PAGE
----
Rachael: That behaviour still goes on but it just goes underground. If you have bullying or harassment or racism or misogyny, all of those bad behaviours go on but people don’t report them and the leaders don’t know what’s going on. And even when they know, sometimes they don’t want to rock the boat because the focus is on harmony and keeping the peace.
The alternative is to create a culture where if someone’s upset about something they speak up, deal with it and move on rather than letting it fester.
Disrespect learnt at sport bleeds into other areas
Patrick: When kids see their parents abusing match officials I can’t help but feel it bleeds into disrespect of other authority figures like firemen, policemen and teachers. You sign up your kids to sport for the positives not to pick up terrible behaviours.
Rachael: Absolutely. Sport is so important in Australian culture and we can’t have kids witnessing bad behaviour and carrying it into other parts of their lives. Coming in and out of lockdowns we need our kids out playing sports, we need them feeling a sense of community, feeling healthy, all those benefits from playing sport.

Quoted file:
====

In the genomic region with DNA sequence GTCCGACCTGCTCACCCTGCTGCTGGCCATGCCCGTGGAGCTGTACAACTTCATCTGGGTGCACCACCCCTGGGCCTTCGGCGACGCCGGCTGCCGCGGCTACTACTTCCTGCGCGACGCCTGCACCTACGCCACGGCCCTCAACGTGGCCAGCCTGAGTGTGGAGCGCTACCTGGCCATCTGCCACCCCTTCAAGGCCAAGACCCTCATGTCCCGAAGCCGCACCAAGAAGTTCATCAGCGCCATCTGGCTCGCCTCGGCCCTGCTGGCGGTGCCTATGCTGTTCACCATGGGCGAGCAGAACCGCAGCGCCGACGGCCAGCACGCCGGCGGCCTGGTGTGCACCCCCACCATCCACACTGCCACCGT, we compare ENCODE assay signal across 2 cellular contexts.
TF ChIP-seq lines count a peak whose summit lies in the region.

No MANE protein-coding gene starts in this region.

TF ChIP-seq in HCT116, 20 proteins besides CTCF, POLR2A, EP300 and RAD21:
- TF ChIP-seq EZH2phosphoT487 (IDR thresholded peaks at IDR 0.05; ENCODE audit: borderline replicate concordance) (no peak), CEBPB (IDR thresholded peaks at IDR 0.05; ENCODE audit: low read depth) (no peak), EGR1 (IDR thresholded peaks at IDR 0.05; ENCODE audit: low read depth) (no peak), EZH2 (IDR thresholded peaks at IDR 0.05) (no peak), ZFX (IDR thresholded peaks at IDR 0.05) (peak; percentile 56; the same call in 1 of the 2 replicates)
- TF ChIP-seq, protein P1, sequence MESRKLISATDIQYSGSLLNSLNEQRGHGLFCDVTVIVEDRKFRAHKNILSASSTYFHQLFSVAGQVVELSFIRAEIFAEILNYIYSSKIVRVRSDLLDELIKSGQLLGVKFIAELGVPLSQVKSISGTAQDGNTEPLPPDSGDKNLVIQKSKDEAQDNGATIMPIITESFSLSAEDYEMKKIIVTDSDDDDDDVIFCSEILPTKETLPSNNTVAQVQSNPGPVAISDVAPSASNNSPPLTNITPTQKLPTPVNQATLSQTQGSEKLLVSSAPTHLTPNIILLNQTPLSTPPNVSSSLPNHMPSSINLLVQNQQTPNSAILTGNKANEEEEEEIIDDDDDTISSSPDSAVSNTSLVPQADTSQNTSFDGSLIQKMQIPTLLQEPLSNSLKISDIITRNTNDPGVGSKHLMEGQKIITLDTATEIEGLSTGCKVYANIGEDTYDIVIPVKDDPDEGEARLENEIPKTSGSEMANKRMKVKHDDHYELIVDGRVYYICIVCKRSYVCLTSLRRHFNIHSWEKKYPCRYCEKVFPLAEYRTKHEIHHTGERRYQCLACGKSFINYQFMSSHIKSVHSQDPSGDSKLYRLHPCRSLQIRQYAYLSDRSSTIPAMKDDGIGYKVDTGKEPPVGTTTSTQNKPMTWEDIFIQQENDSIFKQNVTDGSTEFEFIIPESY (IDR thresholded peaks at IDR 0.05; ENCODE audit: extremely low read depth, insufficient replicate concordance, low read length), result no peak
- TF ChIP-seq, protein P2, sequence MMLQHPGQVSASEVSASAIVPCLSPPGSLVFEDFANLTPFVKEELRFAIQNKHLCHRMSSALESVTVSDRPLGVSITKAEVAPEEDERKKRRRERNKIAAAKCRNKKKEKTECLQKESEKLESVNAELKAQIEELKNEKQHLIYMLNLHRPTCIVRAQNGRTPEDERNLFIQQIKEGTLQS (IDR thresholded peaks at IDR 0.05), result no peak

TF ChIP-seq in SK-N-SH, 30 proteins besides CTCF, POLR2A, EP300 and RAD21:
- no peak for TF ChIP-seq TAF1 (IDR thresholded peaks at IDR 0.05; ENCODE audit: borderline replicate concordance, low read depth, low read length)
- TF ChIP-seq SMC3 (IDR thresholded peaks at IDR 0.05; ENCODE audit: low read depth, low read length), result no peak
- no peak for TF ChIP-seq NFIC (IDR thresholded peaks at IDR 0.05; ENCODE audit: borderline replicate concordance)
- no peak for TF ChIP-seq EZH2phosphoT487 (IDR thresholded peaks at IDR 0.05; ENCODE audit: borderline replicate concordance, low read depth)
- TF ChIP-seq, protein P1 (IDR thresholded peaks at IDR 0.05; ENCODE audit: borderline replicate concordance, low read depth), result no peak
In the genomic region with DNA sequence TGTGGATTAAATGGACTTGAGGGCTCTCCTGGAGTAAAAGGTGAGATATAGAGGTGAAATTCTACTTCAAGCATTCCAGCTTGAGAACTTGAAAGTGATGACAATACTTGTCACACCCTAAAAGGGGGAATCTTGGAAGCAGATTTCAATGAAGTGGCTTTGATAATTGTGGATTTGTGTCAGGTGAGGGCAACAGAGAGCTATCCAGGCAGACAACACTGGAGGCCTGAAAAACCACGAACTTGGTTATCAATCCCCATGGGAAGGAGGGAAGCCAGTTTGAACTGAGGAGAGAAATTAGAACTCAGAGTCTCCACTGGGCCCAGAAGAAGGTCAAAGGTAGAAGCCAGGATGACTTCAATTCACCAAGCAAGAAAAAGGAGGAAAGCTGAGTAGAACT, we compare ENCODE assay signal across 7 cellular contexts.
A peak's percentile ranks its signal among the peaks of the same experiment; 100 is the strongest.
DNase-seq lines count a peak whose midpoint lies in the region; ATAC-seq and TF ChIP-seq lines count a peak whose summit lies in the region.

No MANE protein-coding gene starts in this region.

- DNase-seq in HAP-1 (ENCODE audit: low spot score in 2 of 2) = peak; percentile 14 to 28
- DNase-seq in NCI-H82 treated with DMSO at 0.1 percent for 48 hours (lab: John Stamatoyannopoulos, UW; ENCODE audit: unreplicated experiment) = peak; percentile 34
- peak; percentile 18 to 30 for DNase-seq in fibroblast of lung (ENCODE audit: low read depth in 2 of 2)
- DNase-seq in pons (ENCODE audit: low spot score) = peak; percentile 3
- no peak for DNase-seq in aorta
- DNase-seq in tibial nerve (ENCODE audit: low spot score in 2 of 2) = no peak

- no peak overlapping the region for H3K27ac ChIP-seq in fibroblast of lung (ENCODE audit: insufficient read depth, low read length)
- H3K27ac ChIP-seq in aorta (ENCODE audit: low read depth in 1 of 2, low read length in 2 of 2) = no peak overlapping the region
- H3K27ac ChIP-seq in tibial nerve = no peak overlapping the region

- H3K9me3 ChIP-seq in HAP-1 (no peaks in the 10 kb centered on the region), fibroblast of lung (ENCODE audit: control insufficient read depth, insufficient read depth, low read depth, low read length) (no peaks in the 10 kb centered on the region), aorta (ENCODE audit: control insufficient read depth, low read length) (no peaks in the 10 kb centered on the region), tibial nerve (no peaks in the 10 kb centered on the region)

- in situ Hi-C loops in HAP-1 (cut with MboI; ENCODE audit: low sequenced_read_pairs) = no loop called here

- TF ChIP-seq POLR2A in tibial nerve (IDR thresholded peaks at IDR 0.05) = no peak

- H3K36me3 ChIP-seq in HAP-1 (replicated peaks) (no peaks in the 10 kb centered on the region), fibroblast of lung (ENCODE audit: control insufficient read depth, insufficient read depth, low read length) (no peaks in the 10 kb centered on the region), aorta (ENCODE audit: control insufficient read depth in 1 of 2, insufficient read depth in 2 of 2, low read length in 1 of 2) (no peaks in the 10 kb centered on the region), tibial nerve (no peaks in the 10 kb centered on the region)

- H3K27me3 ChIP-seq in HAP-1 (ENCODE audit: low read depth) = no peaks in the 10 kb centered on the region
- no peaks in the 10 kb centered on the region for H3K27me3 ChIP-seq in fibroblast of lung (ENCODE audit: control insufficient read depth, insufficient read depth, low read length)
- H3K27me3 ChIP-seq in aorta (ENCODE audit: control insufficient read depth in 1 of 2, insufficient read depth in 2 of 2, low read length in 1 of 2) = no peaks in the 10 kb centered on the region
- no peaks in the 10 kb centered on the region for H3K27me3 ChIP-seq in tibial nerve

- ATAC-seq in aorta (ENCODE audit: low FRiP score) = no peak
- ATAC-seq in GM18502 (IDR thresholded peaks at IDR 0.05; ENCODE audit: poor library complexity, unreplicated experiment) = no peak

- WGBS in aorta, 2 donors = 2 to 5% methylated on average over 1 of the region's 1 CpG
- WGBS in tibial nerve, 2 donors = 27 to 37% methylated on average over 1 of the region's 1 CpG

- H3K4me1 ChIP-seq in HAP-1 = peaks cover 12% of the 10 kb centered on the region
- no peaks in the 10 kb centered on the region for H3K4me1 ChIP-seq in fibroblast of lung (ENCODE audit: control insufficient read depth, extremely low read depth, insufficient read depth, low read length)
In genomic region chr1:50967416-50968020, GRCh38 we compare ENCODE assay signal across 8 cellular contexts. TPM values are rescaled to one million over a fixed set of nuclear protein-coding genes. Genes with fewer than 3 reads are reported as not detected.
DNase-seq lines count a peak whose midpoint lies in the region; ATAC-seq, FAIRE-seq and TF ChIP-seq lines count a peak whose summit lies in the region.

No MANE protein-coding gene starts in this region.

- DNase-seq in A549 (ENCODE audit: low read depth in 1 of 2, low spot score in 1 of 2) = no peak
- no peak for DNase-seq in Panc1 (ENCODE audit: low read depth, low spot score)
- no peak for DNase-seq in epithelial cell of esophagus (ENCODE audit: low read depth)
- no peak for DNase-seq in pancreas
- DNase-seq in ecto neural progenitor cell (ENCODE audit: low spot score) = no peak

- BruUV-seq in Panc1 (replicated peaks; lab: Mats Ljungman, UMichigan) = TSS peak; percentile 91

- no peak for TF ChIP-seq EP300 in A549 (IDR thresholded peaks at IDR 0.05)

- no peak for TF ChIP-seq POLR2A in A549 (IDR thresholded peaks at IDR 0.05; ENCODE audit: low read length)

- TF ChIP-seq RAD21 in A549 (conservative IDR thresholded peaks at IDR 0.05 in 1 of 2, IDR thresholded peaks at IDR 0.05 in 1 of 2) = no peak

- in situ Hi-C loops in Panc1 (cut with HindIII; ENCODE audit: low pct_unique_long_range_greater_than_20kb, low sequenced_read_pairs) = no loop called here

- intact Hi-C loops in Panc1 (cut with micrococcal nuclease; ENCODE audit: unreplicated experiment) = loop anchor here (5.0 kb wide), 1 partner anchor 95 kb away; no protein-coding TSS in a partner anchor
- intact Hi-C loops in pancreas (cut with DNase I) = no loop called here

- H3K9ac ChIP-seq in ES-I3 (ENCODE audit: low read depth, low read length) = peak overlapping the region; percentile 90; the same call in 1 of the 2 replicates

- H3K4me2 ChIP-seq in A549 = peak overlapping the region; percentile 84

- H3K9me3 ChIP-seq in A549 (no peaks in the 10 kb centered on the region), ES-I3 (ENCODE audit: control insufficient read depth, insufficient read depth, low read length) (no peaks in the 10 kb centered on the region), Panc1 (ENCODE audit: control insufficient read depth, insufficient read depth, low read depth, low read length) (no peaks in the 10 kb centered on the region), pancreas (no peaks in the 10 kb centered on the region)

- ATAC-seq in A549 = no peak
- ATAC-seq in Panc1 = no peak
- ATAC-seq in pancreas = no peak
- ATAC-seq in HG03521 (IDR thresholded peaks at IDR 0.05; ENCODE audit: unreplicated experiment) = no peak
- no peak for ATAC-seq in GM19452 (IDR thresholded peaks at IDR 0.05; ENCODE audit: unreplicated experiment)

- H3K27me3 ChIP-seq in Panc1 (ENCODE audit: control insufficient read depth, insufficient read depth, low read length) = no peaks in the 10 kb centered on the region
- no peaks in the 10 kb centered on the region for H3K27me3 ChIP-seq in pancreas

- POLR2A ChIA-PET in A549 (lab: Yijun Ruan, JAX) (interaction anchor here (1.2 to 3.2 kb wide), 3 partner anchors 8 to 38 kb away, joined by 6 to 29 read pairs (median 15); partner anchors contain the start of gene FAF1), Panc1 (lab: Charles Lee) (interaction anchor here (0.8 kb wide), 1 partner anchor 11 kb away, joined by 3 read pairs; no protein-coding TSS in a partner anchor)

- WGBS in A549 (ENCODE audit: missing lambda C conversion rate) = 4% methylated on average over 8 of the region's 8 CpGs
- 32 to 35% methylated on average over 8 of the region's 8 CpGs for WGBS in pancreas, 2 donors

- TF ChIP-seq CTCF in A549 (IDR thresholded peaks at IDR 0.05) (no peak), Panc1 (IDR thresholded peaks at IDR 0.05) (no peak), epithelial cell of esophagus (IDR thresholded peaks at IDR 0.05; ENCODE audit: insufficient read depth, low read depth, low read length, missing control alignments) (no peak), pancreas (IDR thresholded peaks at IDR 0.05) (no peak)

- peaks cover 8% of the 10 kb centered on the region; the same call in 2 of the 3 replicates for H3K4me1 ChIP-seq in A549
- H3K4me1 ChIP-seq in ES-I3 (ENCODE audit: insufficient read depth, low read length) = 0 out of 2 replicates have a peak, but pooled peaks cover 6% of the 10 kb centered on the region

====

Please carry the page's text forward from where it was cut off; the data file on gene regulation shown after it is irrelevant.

By all means be passionate, yell and be emotional and it’s a great release from pressure to go and watch sport on the weekend but we draw the line at personal abuse and personal jibes because kids can’t understand the difference and it bleeds out into the community.
Patrick: Another Australian cultural pillar is the concept of ‘white line fever’ as an excuse for abnormal behaviour.
Rachael: I think it’s not good to excuse white line fever behaviours by saying that once you cross the line its ok to behave in an antisocial way. It’s not ok.
Respect critical for harnessing diversity
Patrick: How important is the practice of respect with the increasing diversity of player/fan bases?
Rachael: As society gets more diverse so do the sporting teams. One day you’ll be playing on a team with someone or against someone or be officiated by someone you’ve got nothing in common with, and that’s ok. You don’t have to be their best friend off the field and on the field, you just have to respect their contribution and respect they have a right to be there.
Choose your own culture
Patrick: I love the big question you pose in the book and its applicability for teams, sports, competitions:
Do you want a culture of harmony to prevail over a culture of integrity and respect?